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Friday Favorites – Yoda, Ferris, & Writing

After more than a week of fabulous warmer than normal weather here in Chicago, it’s a rainy, miserable day. But, I do have some great posts for you to click through:

Fun Stuff:

taken from Google images

Marcy Kennedy writes about how Yoda was wrong. Now, I’ve mentioned before how Yoda is huge at our house, so my gut wanted to scream, “Never!” but then I read the post. Marcy is referring to Yoda’s famous quote, “Do or do not. There is no try.” This is something I’ve often quoted to my children (and they have of course spit back at me). Marcy points out that trying isn’t always enough. While she has very valid points, I think I’ll stick to the spirit of what Yoda teaches because I believe perseverance can take you pretty far.

It’s March madness all over this time of year, and it’s not all about basketball. Dabwaha is run by Dear Author and Smart Bitches an is all about books. March Movie Madness (MMM) is all about pitting movies heroes against one another.

Renee Schuls-Jacobson makes a plea for Ferris Bueller. Not only do I love this movie and Ferris, but I even have it in my book that’s coming out later this year. Even if you’re not voting, check out all the reasons she loves Ferris.

Photomontage to Ferris Bueller's Day Off (Photo credit: Wikipedia)

Tiffany White has a great round-up of midseason replacement shows. Check them out.

The Romance Man has a ton of fun with his post Chicks with Dicks (no, not that kind). He’s talking about why girls fall for guys who treat them like shit. The post is great, but you also have to read the comments. You’ll have plenty of laughs. As a girl who fell for many assholes, I can’t explain it. It’s not that I didn’t date any nice guys; there were a few. One guy I broke up with because he was so nice. What did I know? I was 16. I still know this guy and I also know that I wasn’t ready for him at 16. If I had met him when I was 30 and looking to settle down, I totally would’ve snapped him up.

Writing Links:

I have two different posts about the rules of romance. Both are interesting, especially if you read through the comments.

Greta van der Rol normally doesn’t write romance and she’s struggling with some of the “rules.”

Merry Farmer lists some of the expected rules of the romance genre, but points out that rules can be broken.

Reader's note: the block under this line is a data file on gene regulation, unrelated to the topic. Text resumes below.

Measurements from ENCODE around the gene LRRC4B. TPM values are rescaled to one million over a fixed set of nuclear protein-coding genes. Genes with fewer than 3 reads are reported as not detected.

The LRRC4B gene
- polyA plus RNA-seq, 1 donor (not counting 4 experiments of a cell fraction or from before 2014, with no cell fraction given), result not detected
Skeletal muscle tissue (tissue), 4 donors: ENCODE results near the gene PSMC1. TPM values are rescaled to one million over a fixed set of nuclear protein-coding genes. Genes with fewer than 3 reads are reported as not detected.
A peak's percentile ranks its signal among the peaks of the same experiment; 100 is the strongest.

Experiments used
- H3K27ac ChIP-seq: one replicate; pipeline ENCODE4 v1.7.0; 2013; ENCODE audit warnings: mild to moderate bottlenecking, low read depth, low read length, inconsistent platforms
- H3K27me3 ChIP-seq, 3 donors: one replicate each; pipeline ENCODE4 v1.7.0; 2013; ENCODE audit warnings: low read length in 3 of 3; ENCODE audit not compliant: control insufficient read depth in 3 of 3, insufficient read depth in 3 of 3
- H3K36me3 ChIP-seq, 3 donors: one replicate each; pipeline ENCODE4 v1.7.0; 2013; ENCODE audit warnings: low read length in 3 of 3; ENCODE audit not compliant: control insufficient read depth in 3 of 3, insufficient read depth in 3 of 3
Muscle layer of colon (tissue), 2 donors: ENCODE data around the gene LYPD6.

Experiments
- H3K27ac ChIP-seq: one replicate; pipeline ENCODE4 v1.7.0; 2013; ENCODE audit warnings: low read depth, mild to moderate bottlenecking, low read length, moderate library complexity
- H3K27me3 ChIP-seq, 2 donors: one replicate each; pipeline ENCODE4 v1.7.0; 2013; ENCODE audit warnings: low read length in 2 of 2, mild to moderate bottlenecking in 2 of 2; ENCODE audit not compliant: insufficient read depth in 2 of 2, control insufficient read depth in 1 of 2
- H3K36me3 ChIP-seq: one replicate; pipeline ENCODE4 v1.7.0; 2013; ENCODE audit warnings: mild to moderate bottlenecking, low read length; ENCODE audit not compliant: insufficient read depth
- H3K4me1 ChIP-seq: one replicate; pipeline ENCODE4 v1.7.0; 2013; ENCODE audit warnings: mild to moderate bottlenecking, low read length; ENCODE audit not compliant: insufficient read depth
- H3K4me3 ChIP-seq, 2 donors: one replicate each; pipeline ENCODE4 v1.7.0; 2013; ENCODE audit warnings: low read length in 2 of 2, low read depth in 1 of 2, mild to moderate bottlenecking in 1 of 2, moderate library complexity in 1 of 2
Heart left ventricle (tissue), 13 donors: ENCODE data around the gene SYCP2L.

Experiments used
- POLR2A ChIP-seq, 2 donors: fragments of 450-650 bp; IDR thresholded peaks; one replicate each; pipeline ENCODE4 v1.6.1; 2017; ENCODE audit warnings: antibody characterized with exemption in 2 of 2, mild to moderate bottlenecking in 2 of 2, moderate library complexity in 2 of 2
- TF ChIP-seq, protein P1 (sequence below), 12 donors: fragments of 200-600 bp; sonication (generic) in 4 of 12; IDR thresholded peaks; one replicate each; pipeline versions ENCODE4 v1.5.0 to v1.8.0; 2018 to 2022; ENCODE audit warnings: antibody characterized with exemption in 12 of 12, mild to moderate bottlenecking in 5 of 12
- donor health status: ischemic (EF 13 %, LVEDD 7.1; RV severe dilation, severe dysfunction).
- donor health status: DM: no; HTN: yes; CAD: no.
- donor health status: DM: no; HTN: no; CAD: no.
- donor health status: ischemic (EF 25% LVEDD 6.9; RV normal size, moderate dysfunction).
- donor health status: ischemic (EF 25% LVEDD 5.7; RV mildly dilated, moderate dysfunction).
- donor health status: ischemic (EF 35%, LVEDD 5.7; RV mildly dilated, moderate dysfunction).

Jenny Hansen invited Margie Lawson to write a guest post for her blog. Margie is great. If you’ve never taken a class with her, I urge you to do so. You will learn so much from both Margie and your classmates. Your writing will improve and you’ll learn skills to carry into your next MS. In this post, Margie talks about writing smiles fresh and new.

Shelli Johnson has a post about how to know if you’re stretching yourself as a writer. She suggests that when you feel like you’re in over your head, it’s a good thing.

Jody Hedlund writes about why it’s important to put our books to bed. It’s important to give ourselves breathing room after we finish writing so we can look at the book with fresh eyes. A lot of people will attempt to plow through without giving themselves a break when they go from first to final draft. The problem with that is that you’re too close to the book and you can’t see problems.

Kvetch Mom, Jennifer Liberts Weinberg, writes about the importance of having a writer’s group. I personally wouldn’t want to have to start one, but I’m lucky enough to belong to my local RWA chapter. It’s not just about finding people to critique your work, but about finding like-minded people who can understand you. My group is a critique chapter. Someone reads for critique at every single meeting. I haven’t read in over 2 years, but I still get so much out of going. It’s a group of friends who understand the process and frustrations of being a writer.